6th Alabama Cavalry Regiment
The 6th Alabama Cavalry was organized near Pine Level, early in 1863, as part of Brig. Gen'l James H. Clanton's brigade. Recruits were gathered from Barbour, Coffee, Coosa, Henry, Macon, Montgomery, Pike, and Tallapoosa counties. It was first engaged near Pollard with a column of the enemy that moved out from Pensacola. Ordered then to North Alabama, the 6th was concerned in several skirmishes near Decatur, with small loss. During the Atlanta-Dalton campaign, the regiment served for several weeks as part of Brig. Gen'l Samuel W. Ferguson's and Brig. Gen'l Frank C. Armstrong's brigades, losing quite a number. A portion of the regiment resisted Maj. Gen'l Lovel H. Rousseau at Ten Islands, losing a number killed and captured. Transferred to West Florida, the 6th fought Maj. Gen'l Frederick Steele's column at Bluff Springs, under orders from Col Armstead, and its loss was severe, especially in prisoners. The remnant fought Maj. Gen'l James H. Wilson's column, and laid down their arms at Gainesville, fewer than 200 men.

Field officers: Col. Charles H. Colvin, Lt. Col. Washington T. Lary (captured at Ten Islands); Major Eliphalet Ariel McWhorter (captured at Ten Islands, Bluff Springs); and Adjutant Joseph A. Robertson

Thursday, June 12, 2008

Hey y'all~

My son, Christopher recently went to see Santana @ Verizon in Pelham & old folks pelted him with sticks & stuff when he stood up to dance. He pleaded his case to the security guard and the guard moved him to his own EMPTY six seat box down in front of the stage so he could be out of throwing range of the old coots for the rest of night.

Last month @ Orange Beach, the same thing happened to Christopher with the old jokers harassing my boy for dancing at the Z.Z. Top gig at the Wharf.

I guess I need to make sure Christopher is more considerate of the disabled but I don't wanna lecture him about that 'cause I think most of 'em are mainly disabled between the ears & I don't respect that too much & don't expect him to respect it too much either.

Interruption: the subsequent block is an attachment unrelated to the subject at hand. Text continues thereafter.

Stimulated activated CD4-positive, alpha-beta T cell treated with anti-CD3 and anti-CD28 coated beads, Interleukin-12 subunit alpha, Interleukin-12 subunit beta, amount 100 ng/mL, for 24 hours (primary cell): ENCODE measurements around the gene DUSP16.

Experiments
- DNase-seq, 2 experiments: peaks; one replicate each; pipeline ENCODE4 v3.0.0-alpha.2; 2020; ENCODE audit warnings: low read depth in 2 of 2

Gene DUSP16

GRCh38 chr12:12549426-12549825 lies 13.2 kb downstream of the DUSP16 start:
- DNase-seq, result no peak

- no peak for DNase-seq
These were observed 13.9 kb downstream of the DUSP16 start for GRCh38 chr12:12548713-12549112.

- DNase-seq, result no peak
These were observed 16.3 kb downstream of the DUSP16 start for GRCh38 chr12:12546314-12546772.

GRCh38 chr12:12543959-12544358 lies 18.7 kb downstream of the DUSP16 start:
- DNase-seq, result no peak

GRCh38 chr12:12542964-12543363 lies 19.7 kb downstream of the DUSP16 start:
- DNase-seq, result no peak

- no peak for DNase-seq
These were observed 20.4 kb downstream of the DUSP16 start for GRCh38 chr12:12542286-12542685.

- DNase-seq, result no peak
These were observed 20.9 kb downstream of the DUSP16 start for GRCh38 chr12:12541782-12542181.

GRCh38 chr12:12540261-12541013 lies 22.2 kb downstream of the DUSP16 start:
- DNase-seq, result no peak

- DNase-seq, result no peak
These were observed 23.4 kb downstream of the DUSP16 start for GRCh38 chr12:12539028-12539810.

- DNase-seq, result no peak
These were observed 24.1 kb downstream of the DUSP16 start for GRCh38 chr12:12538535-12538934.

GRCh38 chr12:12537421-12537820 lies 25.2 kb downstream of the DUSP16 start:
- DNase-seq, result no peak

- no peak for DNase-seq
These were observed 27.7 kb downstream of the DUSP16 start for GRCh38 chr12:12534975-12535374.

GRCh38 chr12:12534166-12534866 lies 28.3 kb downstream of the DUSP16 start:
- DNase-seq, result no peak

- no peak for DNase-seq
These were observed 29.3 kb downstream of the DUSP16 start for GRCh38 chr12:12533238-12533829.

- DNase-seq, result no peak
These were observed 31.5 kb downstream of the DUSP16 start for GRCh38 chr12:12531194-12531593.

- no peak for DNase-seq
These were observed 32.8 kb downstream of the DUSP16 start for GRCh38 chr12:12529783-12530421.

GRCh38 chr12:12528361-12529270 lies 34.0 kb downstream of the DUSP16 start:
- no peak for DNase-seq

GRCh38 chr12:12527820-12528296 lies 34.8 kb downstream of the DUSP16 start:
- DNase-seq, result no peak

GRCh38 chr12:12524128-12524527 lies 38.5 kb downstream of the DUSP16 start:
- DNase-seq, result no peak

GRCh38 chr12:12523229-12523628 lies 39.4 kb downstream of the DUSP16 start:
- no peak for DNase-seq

Hell, we live in Tuscaloosa. If we worried about the mentally afflicted, we'd never get a damn thing done.

He's at Bonnaroo right now so I don't think he'll have to worry 'bout stuff like that.



images courtesy of

THE UGLY LIGHT...Haha! How sad & unforgiving that light can be.....

Wednesday, June 11, 2008

Dean Healy & Dean Blackburn Playing THE BEATLES!

Hey y'all~

The old DHS Class of '68 website's showing symptoms of GOING VIRAL!!!!
Kudos to Web Kitty, Gail & Jennifer plus all the members of the BC SQUAD who checked in wid

You know I ain't got much in this old sinful world
But one of the things I USED to have
Was my Mexican frog.

It was a flower planter shaped as a frog & made out of clay.
The old woman who gave it to me told me,

So the old woman gave me the Mexican frog.

My Mexican frog SPROUTED F*CKIN' LEGS &
walked off of my deck today.

If you think that's something,
I had a 1954 FIRST ANNIVERSARY EDITION PLAYBOY MAGAZINE (primo~time capsule condition)




Tuesday, June 10, 2008

You sound rejected, dear Roberto.
Don't blame it on the device.
Put the blame where it belongs;
and your opinion is......................

You are too funny.

When you picked up your date & discovered she was wearing one of these EVIL contraptions,
you knew,
that no matter how much money you spent on her that night,
that barring a miracle,
you weren't EVEN going to get NEAR first base that evening!

An advertisement for a girdle that appeared in the Monday, October 24, 1966 issue of the CRIMSON-WHITE

Monday, June 09, 2008

My latest message to the Dothan Tiger Senior Class of '68:
Hey y'all~

Do I remember graduation!

I barely made it & I was so stoned I almost missed my seat a couple of times as we stood & sat on various occasions.

I'm pretty sure Porky Pollan wuz naked underneath his robe because he was so sunburned from the beach that he HAD BLISTERS!

Me & my crowd had spent the break between the end of classes & graduation at The Spray in PCB.